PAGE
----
TKD's actual Sparring Techniques?

Discussion in 'Taekwondo Patterns' started by Nightwing, Feb 7, 2013.

  1. Nightwing

    Nightwing Member

    1)What is TKD's fighting stance?
    2)What are TKD's blocking techniques?
    3)How are TKD's punching techniques performed WHILE sparring?
  2. Leighton

    Leighton Member

    These questions posed are very specific and I think the questions cannot be answered in a specific manner. Unlike karate tournaments that i have seen, TKD techniques do not have to executed in very specific start /finnish points. As long as the techniques used have purpose and power they do not have to end in any particular way.

    To try and answer some of the above, a beginner will only know a few blocks so therefore will only be able to block using those, where as an experienced person will know alot more and have more blocking techniques at thier disposal. Also I cannot say there is 'one' fighting stance that is used. The same can said for punching as well. As I have said a more experienced person will have more techniques available to them than a beginner.

    To say things like 'if this kick is done you must do this block' is wrong. The person sparring should use thier own judgement and use what deems appropriate at the time, if that means using foot work to get in and out of range rather than standing and blocking then so be it.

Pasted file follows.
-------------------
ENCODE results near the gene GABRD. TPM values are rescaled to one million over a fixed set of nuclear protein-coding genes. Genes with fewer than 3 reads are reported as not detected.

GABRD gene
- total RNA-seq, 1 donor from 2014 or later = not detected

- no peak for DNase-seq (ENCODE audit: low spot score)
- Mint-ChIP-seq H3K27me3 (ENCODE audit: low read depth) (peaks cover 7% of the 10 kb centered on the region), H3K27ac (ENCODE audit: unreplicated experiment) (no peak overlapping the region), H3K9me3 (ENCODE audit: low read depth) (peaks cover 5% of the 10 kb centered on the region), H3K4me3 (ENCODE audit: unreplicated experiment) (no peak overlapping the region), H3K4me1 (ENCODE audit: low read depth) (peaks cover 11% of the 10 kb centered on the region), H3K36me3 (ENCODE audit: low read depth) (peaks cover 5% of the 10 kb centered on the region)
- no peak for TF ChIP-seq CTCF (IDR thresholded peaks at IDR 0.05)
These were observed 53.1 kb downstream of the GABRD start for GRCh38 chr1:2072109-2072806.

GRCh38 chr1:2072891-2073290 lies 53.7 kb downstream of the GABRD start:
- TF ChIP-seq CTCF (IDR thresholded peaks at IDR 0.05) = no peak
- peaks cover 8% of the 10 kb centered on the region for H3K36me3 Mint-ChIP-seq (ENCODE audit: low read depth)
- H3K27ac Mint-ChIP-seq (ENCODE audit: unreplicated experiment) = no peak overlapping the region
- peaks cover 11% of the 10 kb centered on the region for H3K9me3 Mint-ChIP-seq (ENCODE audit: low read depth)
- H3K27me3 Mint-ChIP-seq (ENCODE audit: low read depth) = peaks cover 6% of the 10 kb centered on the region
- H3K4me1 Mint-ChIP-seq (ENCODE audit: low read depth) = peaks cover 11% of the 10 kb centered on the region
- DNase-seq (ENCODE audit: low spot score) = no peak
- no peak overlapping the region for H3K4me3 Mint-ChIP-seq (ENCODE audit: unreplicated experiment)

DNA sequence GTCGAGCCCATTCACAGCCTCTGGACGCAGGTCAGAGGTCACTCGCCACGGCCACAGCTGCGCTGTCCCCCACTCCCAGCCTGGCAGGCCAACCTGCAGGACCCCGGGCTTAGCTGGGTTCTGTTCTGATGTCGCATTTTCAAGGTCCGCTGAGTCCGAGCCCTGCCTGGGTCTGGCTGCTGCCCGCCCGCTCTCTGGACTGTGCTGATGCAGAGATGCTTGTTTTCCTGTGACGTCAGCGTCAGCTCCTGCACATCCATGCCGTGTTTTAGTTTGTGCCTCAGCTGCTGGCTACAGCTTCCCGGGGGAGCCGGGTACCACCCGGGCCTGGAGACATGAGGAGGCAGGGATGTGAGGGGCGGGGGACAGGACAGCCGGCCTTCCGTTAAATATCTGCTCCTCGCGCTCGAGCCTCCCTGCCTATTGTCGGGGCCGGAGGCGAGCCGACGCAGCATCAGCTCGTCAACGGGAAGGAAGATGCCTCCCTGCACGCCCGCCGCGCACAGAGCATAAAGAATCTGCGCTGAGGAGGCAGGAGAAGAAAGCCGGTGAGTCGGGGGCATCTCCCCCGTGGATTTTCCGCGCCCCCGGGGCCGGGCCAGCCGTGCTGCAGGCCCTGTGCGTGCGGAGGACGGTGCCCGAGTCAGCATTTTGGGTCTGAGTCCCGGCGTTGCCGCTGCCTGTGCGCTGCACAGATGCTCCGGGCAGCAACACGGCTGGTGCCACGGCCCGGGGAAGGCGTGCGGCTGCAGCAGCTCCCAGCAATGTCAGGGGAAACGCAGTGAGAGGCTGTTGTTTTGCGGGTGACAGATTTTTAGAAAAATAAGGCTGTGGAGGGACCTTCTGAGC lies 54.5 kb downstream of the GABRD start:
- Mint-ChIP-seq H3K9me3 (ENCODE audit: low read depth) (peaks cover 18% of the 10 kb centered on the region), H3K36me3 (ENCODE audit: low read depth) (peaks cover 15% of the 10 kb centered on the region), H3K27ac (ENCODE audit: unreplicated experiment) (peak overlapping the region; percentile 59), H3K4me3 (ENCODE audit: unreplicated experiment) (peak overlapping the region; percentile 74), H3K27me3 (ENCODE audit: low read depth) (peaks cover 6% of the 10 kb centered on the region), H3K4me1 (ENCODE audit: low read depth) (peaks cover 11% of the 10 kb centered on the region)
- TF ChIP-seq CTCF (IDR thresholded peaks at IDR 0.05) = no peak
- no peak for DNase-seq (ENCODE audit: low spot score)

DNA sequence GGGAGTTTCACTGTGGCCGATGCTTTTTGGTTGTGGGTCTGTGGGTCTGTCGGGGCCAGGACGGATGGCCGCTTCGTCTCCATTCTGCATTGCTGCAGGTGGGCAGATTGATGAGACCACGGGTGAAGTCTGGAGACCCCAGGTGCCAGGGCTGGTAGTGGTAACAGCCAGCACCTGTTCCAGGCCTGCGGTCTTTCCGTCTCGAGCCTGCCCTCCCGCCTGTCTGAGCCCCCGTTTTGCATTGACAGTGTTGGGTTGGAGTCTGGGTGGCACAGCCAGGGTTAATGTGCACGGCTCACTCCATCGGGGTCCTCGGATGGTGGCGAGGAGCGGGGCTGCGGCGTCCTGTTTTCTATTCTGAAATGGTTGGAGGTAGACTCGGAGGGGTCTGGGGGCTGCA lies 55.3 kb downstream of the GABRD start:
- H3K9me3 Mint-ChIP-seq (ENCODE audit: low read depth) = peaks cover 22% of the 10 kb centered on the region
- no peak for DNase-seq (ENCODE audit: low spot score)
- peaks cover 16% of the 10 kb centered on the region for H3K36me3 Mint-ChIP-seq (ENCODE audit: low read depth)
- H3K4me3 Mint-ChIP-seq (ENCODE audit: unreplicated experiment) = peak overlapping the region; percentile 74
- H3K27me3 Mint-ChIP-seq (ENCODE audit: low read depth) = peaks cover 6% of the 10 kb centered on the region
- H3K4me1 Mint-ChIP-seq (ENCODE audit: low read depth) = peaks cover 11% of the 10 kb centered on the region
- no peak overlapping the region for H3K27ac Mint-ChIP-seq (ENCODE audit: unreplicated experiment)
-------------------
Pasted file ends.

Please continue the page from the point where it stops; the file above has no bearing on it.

There seems to be at the moment on this forum a few discussions about how effective TKD is at sparring. My opinion is learn the techniques and then adapt them accordingly. Just because when we do line work there is a very specific way of performing techniques it does not mean they have to be performed this way in a sparring competition. If this is the case are we saying that if a person only traings for sparring in a ring that the techniques used will not work in a self defence situation????

    Sorry about the long answer
    UK-Student likes this.
  3. Nightwing

    Nightwing Member

    To your first point about the techniques not being done in "a specific manner," I don't really know what your trying to say here. Your answer (although appreciated) is highly vague and I think tries too hard to be a "catch all" type of response. Surely TKD has some form of fighting posture that you start and return to after the completion of techniques; you wouldn't just stand there with your hands at your sides and your feet together and expect to respond to being attacked? Every martial art has a fighting stance so my question is what is TKD's?